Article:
Wednesday, April 21, 2010

Fodder for fable is fuel for the imagination.

I’ve been glued to my local news channel all week.  Between Eyjafjallaj√∂kull and  the lost treasure of the Saxons, I have been a news junkie.  

“What Saxon treasure,” you ask?  Gasp and guffaw!

Well, last summer while I was investigating Tintagel, Glastonbury,Stonehenge, and my favorite spots in Wales, apparently, someone was doing a bit of treasure hunting a bit  to the north in Staffordshire.  Had I but known...

It turns out that a man with a metal detector, a dream and some spare time on his hands quite literally stumbled on the largest  collection of Saxon gold and silver that Britain has ever seen.  There is even a jewel encrusted sword hilt (ooh, visions of Excalibur dance in my head).  All of this dates to the Seventh century A.D. 

Be still my heart.  Just when I was wondering if my plot was going in the right direction, here comes National Geographic to reassure me. Sigh...

With no cable, I must depend on the kindness of others to see the special tonight.  So far, I’ve sneaked a peek online, and on the morning news whetting my appetite for the mysteries yet to unfold regarding the gold, garnet, and silver weapons and trinkets found in a farmer’s field.  

Check out  the National Geographic website~http://www.nationalgeographic.com/   

to take a look at this and all the assorted articles that thrill nerds, such as I am.  

Scientists figure it will take years to get to the truth of this archaeological treasure trove.  I already have some ideas of my own.   Anyone else out there interested in guessing about the treasure???

Could this be the fodder for the legend of Arthur’s knights, the roundtable, and Excaliber?  So far, I’ve checked out medieval hill forts,  ancient Roman/Briton sites, Tintagel, Merlin’s mound, the glass lake area, old abbeys, subterranean caves, and stone circles all around Britain (England, Scotland,and Wales), plus various sites around Ireland.  There is not much evidence to support that the stories have no basis.  

Remember, somewhere between fact and fiction lies the real stories that help build the myth...and therein lies the magic.


Sunday, April 18, 2010

Fodder for fable...fuel for the imagination.

I’ve been glued to my local news channel all week.  Between Eyjafjallaj√∂kull erupting all over Iceland, and interrupting  the rest of the globe,  and  the lost treasure of the Saxons, I have been a news junkie.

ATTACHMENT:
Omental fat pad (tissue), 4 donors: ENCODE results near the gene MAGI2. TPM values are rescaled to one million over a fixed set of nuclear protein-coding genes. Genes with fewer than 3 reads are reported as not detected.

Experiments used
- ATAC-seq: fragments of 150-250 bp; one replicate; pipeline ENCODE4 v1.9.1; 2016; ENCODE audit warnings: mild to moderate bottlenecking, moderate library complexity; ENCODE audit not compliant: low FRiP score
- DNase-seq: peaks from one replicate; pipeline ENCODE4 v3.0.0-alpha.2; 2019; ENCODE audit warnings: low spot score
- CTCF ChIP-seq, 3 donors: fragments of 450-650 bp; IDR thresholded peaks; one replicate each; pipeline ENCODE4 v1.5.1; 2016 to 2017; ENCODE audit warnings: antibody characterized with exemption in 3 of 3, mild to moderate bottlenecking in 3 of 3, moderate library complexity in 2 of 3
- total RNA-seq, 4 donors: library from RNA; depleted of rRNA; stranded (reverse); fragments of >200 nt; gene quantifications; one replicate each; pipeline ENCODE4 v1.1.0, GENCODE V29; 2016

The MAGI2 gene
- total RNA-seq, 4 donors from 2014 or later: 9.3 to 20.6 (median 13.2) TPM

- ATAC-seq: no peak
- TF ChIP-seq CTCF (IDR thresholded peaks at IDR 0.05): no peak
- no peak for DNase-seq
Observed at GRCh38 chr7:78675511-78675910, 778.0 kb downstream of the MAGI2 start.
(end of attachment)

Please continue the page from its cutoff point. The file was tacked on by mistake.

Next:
“What Saxon treasure,” you ask? 

Gasp and guffaw!  I can't believe you don't already know!

Well, last summer while I was investigating Tintagel, Glastonbury,Stonehenge, and my favorite spots in Wales, apparently, someone was doing a bit of treasure hunting a bit  to the north in Staffordshire.  Had I but known...

It turns out that a man with a metal detector, a dream and some spare time on his hands quite literally stumbled on the largest  collection of Saxon gold and silver that Britain has ever seen.  There is even a jewel encrusted sword hilt (ooh, visions of Excalibur dance in my head).  All of this dates to the Seventh century A.D. 

Be still my heart.  Just when I was wondering if my plot was going in the right direction, here comes National Geographic to reassure me. Sigh...

With no cable, I must depend on the kindness of others to see the special tonight.  So far, I’ve sneaked a peek online, and on the morning news whetting my appetite for the mysteries yet to unfold regarding the gold, garnet, and silver weapons and trinkets found in a farmer’s field.  

Check out  the National Geographic website~http://www.nationalgeographic.com/   

to take a look at this and all the assorted articles that thrill nerds, such as I am.  

Scientists figure it will take years to get to the truth of this archaeological treasure trove.  I already have some ideas of my own.   Anyone else out there interested in guessing about the treasure???

Could this be the fodder for the legend of Arthur’s knights, the roundtable, and Excaliber?  So far, I’ve checked out medieval hill forts,  ancient Roman/Briton sites, Tintagel, Merlin’s mound, the glass lake area, old abbeys, subterranean caves, and stone circles all around Britain (England, Scotland,and Wales), plus various sites around Ireland.  There is not much evidence to support that the stories have no basis.  

Remember, somewhere between fact and fiction lies the real stories that help build the myth...and therein lies the magic.